(Bloomberg) -- Singapore’s overtaking of Covid-battered Hong Kong in the last two editions of the Global Financial Centres Index may have come with some costs: The city-state’s inflation has outpaced its rival’s in nearly every monthly reading over the past two years.
The Asian financial hub’s February consumer price index rose 6.3% from a year earlier, nearly four times the reading of Hong Kong’s 1.7% CPI increase.
Hong Kong’s consumer inflation outpaced Singapore’s for much of the 1980s and 1990s, as the former British colony became one of the world’s leading financial centers. Singapore gained significant ground during the pandemic, though, with Hong Kong maintaining severe Covid curbs for much longer.
Now, Singapore is grappling with higher costs as rents rise — partially as people from Hong Kong and elsewhere consider the city-state as an enticing location — and as energy prices soar.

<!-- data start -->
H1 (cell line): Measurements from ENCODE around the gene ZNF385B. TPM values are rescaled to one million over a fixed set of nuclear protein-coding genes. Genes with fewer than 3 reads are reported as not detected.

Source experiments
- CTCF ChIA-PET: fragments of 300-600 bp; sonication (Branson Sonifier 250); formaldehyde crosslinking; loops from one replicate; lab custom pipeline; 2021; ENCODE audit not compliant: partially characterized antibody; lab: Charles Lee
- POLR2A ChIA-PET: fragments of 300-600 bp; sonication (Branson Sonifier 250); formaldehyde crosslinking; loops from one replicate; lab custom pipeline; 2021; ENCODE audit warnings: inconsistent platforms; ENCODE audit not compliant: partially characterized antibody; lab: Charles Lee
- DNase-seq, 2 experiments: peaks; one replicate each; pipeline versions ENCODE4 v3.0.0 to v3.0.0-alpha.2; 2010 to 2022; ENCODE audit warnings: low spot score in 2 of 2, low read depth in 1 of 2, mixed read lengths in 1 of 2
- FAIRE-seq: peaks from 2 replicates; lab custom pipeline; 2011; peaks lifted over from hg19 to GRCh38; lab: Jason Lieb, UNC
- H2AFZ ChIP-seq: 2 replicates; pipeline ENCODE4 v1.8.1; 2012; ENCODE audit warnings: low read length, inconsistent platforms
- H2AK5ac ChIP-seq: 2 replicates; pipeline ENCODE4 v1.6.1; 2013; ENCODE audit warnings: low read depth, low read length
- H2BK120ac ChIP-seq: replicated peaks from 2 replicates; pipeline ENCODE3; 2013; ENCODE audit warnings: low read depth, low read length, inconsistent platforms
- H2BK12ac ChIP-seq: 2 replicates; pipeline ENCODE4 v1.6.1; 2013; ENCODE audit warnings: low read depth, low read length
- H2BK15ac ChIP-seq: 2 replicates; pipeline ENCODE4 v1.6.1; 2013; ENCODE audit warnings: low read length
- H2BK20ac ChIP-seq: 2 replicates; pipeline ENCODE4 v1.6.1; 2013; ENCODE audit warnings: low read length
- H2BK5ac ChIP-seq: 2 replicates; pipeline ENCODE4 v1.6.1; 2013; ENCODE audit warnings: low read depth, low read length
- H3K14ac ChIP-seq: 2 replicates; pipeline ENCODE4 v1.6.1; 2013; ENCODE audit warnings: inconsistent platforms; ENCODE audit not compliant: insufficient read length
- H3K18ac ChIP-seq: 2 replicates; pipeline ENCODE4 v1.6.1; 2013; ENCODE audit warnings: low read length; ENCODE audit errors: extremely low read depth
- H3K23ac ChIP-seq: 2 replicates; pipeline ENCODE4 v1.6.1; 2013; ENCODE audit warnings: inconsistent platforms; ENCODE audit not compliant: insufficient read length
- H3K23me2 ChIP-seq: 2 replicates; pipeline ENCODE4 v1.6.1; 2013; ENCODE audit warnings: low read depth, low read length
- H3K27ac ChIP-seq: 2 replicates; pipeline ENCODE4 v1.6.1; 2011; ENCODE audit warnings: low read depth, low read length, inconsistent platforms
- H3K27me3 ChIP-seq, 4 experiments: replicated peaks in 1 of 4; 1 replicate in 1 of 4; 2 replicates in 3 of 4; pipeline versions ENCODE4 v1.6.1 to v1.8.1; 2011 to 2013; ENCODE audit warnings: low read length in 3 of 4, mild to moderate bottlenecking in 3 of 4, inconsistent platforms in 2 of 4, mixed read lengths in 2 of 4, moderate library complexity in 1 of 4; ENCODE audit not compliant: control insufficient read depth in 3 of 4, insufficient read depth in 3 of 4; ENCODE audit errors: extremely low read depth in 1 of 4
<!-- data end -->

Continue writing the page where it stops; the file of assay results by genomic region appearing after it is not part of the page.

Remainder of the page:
“From the Singapore side, we’ve seen an influx of folks from China, bidding up housing costs,” said Bloomberg Economist Tamara Henderson.
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Hong Kong’s consumer prices will likely remain subdued in 2023, with economists surveyed by Bloomberg expecting annual CPI to rise 2.4% year-on-year. Singapore, though, is expected to see annual consumer inflation increase to 4.7%, or nearly double its rival, driven by higher goods and services tax.
Bloomberg Economist Eric Zhu pointed out that Hong Kong’s gross domestic product has contracted for three of the past four years, adding that tourism visits and retail sales are “still below pre-Covid levels.”
While Hong Kong’s inflation is likely to pick up this year as the recovery in demand accelerates, Zhu said CPI would at most touch 3% in the final quarter of the year.
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